LC
White-bellied Sea-eagle Haliaeetus leucogaster



Taxonomy

Taxonomic source(s)
Christidis, L. and Boles, W.E. 2008. Systematics and Taxonomy of Australian Birds. CSIRO Publishing, Collingwood, Australia.
del Hoyo, J., Collar, N.J., Christie, D.A., Elliott, A. and Fishpool, L.D.C. 2014. HBW and BirdLife International Illustrated Checklist of the Birds of the World. Volume 1: Non-passerines. Lynx Edicions BirdLife International, Barcelona, Spain and Cambridge, UK.

IUCN Red list criteria met and history
Red List criteria met
Critically Endangered Endangered Vulnerable
- - -

Red List history
Year Category Criteria
2020 Least Concern
2016 Least Concern
2012 Least Concern
2009 Least Concern
2008 Least Concern
2004 Least Concern
2000 Lower Risk/Least Concern
1994 Lower Risk/Least Concern
1988 Lower Risk/Least Concern
Species attributes

Migratory status not a migrant Forest dependency Does not normally occur in forest
Land mass type Average mass -
Distribution

Estimate Data quality
Extent of Occurrence breeding/resident (km2) 40,500,000
Number of locations -
Severely Fragmented -
Population and trend
Value Data quality Derivation Year of estimate
No. of mature individuals 2600-41000 poor suspected 2020
Population trend Decreasing suspected -
Decline (3 years/1 generation past) - - -
Decline (5 years/1 generation past) - - -
Decline (10 years/1 generation past) - - -
Decline (10 years/3 generation future) - - -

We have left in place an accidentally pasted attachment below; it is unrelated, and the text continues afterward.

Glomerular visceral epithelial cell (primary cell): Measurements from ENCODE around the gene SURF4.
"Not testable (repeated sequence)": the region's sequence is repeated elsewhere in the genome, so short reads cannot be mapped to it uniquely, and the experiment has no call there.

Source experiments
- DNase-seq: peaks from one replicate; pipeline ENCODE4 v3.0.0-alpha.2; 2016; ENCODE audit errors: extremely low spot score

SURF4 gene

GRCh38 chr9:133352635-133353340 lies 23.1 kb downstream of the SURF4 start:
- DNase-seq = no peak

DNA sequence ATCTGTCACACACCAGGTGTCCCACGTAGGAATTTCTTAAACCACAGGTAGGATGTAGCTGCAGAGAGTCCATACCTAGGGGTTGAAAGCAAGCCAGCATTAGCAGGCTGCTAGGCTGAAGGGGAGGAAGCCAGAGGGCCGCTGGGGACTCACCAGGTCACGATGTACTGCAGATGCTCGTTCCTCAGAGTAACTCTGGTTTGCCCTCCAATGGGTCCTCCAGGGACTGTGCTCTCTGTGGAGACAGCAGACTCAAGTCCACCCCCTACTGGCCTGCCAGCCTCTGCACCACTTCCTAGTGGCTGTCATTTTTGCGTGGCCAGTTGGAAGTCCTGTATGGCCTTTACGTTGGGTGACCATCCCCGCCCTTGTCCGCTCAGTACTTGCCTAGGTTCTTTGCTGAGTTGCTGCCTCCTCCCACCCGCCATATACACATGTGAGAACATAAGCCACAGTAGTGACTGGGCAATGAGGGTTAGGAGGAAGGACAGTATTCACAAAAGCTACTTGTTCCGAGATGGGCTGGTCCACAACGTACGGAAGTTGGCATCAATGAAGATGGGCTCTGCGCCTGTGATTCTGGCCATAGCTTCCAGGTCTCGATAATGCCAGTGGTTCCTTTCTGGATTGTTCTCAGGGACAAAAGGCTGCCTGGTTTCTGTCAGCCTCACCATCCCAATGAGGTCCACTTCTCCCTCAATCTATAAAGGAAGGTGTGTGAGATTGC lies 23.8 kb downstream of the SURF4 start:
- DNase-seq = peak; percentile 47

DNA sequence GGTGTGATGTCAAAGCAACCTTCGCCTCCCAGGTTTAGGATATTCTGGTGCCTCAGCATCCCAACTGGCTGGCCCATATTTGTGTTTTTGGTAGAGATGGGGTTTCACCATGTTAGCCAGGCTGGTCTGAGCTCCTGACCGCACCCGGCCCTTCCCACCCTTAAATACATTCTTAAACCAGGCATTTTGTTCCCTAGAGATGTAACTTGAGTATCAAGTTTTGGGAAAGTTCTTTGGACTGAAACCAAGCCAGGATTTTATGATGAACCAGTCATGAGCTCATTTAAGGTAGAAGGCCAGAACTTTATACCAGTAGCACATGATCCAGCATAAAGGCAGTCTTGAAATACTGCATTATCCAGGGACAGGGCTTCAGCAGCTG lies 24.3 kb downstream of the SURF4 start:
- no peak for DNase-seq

Decline (10 years/3 generation past and future) - - -
Number of subpopulations - - -
Percentage in largest subpopulation - - -
Generation length (yrs) 11.3 - - -

Population justification: The global population was previously thought to number c.1,000-10,000 individuals (Ferguson-Lees and Christie 2001). The population in China has been estimated at c.100-10,000 breeding pairs (Brazil 2009). In Australia, based on a population density of one pair per 40 km, the population is thought to number at least 500 pairs, but this is likely to be a significant underestimate (Department of the Environment 2020). In Hong Kong, 57 birds were thought to be present in 2010 (So and Lee 2010), with a recent estimate also of 15 breeding pairs (Y-T. Yu in litt. 2020). Based on several surveys along the Rakhine coast, Mawdin coast (south of Rakhine), Ayeyarwady delta, Mon State and Tanintharyi, the species is thought to be about 100-120 pairs in Myanmar (C. Zöckler in litt. 2020). In Singapore, 10-15 pairs have been reported (Y. Ding Li in litt. 2020). On account of its widespread occurrence, the overall population has also recently been considered to exceed 10,000 individuals (S. Garnett in litt. 2020). Based on all available information, the population size is here placed in the band of 2,600-41,000 mature individuals.
At least 3 subpopulations are also thought to exist in India (West Coast, East Coast, and the Andamans; S. Quader, Praveen J and A. Viswanathan in litt. 2020), however the overall population structure is unknown.

Trend justification: In Hong Kong, the population is also thought to have increased from 23 adults in 2003 (Siu-Tai et al. 2003) to 30 adults in 2009 (So and Lee 2010).
In Australia, the population size is thought to be declining, based on local declines and range contractions mainly reported in the 1980s and 1990s in New South Wales, Victoria, Tasmania and South Australia, although populations in the northern and remote tropical regions are thought to be stable (Department of the Environment 2020). In Victoria, the species is suspected to have declined due to the clearing of coastal forests for agricultural and urban expansion (Clunie 1994). However, an analysis of data from three Australian Bird Atlases found no significant difference in the spatial extent of occupancy between 1901-1976, 977–1981 and 1998–2001 (Shephard et al. 2005), and the reporting rate has been approximately stable since 2000 (BirdLife Australia 2020).